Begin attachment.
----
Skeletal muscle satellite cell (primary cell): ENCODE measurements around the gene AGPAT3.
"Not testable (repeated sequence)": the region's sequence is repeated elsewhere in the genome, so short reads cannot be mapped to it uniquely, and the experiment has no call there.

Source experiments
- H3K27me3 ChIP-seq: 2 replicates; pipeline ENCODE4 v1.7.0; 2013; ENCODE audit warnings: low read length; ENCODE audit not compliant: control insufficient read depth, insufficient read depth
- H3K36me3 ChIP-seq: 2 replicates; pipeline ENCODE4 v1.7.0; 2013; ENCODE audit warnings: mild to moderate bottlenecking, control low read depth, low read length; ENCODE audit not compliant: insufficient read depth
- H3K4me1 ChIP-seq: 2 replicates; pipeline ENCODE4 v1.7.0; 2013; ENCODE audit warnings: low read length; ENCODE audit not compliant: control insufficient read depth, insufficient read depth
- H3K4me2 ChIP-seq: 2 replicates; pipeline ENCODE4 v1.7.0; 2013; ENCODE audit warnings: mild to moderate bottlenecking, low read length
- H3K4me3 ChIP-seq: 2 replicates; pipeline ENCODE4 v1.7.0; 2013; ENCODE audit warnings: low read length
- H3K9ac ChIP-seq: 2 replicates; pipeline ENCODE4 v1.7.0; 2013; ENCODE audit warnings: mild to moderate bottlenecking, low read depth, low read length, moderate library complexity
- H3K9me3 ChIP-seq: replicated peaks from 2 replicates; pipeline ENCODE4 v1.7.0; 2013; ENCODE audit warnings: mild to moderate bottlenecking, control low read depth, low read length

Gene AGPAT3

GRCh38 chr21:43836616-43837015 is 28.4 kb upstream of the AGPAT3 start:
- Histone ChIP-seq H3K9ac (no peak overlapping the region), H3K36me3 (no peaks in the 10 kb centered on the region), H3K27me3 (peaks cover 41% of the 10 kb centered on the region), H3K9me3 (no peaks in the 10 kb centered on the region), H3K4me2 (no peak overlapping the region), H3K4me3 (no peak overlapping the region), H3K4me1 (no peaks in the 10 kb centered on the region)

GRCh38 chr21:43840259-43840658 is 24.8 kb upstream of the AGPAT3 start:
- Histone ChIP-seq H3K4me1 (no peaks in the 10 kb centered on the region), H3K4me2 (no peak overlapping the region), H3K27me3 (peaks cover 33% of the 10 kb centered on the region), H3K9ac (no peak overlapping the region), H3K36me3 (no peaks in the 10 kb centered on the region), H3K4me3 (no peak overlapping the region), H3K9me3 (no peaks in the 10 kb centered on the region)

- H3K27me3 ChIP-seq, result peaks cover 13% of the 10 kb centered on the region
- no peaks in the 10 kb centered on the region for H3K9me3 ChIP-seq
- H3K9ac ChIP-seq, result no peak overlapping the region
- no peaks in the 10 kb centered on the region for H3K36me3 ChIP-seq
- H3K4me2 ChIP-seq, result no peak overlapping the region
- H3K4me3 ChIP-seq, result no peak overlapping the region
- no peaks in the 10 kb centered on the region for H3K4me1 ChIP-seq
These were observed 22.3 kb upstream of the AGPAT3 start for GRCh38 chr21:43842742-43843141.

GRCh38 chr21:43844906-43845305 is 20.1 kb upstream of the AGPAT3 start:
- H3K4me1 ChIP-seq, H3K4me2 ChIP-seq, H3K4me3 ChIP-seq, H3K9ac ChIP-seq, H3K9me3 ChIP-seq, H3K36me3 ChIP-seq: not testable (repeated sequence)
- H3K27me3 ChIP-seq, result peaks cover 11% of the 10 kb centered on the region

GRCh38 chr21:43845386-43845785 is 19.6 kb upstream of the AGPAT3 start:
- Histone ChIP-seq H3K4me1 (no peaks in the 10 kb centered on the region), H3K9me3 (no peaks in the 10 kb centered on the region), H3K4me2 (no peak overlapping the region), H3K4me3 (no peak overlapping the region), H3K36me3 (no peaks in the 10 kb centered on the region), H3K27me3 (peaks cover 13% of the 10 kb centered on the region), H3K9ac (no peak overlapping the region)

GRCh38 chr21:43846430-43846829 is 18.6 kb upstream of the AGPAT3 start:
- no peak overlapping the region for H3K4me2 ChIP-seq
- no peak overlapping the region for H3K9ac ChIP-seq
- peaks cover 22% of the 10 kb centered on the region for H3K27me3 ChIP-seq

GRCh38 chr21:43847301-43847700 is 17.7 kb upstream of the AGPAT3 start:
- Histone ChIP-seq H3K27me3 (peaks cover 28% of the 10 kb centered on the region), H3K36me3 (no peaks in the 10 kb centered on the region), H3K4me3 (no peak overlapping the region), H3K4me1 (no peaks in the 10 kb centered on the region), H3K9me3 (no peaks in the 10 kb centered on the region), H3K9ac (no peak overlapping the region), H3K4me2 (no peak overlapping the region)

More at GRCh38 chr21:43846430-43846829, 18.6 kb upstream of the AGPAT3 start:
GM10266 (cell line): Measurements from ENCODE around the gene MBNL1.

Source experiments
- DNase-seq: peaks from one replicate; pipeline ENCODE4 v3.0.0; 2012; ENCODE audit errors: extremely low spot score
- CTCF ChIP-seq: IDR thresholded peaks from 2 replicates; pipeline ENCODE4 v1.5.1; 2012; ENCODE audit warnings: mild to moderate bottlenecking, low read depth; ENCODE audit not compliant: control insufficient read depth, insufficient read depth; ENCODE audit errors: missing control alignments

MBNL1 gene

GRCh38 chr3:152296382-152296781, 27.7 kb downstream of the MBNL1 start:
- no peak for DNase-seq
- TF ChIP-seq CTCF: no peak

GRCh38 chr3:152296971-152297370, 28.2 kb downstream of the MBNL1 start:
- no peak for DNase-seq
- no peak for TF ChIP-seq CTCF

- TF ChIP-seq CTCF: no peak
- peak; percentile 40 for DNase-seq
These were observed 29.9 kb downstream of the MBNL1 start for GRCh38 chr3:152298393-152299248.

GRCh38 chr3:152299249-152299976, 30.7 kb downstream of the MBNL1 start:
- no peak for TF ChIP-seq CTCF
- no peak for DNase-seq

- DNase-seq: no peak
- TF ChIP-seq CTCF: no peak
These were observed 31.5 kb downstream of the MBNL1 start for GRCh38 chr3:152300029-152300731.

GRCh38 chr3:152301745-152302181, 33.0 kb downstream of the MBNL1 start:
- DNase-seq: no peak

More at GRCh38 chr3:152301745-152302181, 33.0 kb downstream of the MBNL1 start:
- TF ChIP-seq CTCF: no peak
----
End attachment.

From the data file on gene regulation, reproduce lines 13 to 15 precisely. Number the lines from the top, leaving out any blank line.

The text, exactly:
- Histone ChIP-seq H3K9ac (no peak overlapping the region), H3K36me3 (no peaks in the 10 kb centered on the region), H3K27me3 (peaks cover 41% of the 10 kb centered on the region), H3K9me3 (no peaks in the 10 kb centered on the region), H3K4me2 (no peak overlapping the region), H3K4me3 (no peak overlapping the region), H3K4me1 (no peaks in the 10 kb centered on the region)

GRCh38 chr21:43840259-43840658 is 24.8 kb upstream of the AGPAT3 start:
- Histone ChIP-seq H3K4me1 (no peaks in the 10 kb centered on the region), H3K4me2 (no peak overlapping the region), H3K27me3 (peaks cover 33% of the 10 kb centered on the region), H3K9ac (no peak overlapping the region), H3K36me3 (no peaks in the 10 kb centered on the region), H3K4me3 (no peak overlapping the region), H3K9me3 (no peaks in the 10 kb centered on the region)